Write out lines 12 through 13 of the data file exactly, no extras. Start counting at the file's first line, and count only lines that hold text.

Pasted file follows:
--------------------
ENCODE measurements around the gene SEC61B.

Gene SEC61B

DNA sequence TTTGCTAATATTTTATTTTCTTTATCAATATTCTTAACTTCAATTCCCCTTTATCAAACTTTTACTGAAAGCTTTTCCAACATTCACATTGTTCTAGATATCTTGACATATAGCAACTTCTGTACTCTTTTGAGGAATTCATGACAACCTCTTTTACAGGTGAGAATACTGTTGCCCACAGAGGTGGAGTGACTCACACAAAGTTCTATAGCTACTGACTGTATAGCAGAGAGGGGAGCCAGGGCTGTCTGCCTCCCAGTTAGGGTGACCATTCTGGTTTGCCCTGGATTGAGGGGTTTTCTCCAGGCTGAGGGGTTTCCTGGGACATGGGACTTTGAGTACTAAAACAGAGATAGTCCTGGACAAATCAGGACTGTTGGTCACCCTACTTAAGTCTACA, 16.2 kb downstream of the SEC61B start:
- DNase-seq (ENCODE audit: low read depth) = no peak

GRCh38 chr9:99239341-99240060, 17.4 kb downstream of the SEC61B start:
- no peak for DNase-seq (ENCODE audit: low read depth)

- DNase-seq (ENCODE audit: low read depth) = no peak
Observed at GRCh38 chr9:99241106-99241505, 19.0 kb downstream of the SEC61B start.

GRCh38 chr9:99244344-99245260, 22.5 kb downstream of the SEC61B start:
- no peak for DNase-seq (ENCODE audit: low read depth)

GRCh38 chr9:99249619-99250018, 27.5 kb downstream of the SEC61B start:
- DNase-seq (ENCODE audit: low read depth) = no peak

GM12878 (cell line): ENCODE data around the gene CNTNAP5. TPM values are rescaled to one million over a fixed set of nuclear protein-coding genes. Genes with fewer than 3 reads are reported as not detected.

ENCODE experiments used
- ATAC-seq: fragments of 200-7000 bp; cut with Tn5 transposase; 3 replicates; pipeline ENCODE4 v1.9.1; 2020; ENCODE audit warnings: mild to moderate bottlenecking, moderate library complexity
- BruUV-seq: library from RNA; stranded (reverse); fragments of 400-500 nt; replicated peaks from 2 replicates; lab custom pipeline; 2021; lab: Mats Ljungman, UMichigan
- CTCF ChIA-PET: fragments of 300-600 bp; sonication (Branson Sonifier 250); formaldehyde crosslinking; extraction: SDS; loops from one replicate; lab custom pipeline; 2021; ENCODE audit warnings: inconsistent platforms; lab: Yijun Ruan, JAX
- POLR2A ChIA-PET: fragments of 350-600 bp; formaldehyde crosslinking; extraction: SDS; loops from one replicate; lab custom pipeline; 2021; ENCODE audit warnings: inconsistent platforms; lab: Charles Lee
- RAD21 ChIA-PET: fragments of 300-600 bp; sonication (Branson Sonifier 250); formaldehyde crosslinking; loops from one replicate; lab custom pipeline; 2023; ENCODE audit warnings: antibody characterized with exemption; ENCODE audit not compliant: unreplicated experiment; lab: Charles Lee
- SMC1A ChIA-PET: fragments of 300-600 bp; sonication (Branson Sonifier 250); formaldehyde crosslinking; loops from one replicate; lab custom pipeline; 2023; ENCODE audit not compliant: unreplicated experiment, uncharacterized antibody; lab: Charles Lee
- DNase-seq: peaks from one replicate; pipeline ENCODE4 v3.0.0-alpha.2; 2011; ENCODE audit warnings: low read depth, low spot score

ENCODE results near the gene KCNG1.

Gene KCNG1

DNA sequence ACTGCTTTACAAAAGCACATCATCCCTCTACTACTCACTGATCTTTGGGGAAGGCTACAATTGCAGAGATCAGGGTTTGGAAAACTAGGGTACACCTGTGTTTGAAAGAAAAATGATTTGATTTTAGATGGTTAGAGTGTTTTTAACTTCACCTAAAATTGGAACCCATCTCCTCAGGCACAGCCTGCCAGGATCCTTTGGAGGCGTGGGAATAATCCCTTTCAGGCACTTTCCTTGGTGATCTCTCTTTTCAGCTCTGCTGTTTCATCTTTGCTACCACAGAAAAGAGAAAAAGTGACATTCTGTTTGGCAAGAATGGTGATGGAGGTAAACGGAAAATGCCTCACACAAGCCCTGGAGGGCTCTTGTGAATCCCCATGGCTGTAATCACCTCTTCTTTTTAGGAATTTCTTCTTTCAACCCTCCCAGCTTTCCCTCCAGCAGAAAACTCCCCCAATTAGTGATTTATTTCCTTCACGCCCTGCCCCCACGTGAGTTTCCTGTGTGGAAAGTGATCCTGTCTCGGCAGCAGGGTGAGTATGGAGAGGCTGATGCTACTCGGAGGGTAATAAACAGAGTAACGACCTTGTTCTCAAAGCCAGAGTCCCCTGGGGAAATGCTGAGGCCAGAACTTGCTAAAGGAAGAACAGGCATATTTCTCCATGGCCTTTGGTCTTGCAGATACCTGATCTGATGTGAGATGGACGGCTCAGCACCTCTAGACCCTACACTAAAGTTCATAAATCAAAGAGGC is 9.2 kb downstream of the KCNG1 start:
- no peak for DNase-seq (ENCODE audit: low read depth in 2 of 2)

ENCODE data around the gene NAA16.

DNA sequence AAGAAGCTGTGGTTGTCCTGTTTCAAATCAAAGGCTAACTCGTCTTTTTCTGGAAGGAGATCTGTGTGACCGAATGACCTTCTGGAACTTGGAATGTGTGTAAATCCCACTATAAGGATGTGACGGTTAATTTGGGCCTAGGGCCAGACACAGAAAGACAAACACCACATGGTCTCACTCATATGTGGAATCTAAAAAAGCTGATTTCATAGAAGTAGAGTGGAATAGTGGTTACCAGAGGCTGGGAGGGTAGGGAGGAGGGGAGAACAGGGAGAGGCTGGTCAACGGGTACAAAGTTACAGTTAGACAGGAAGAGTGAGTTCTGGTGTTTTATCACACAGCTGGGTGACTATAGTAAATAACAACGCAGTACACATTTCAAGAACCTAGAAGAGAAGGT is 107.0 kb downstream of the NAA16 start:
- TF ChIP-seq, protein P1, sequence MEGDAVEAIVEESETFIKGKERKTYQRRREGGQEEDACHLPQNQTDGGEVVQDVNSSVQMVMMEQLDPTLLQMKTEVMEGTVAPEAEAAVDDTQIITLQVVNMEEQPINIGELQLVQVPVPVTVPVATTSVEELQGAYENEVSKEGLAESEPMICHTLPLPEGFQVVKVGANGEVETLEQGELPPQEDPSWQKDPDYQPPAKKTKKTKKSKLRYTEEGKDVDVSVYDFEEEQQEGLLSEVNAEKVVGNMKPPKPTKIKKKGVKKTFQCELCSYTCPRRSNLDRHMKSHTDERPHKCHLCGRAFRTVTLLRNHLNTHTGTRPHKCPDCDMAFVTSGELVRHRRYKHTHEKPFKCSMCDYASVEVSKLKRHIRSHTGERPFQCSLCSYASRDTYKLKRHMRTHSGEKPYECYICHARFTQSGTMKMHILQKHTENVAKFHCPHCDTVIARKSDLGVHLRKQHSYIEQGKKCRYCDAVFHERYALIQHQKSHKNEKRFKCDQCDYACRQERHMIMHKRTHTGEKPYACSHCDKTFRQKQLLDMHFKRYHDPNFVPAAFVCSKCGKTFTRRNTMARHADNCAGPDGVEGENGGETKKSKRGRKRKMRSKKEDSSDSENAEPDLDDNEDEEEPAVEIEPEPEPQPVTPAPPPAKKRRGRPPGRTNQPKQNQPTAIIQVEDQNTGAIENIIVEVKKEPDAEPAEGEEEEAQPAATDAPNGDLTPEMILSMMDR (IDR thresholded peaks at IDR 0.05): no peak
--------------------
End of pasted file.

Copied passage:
- DNase-seq (ENCODE audit: low read depth) = no peak

GM12878 (cell line): ENCODE data around the gene CNTNAP5. TPM values are rescaled to one million over a fixed set of nuclear protein-coding genes. Genes with fewer than 3 reads are reported as not detected.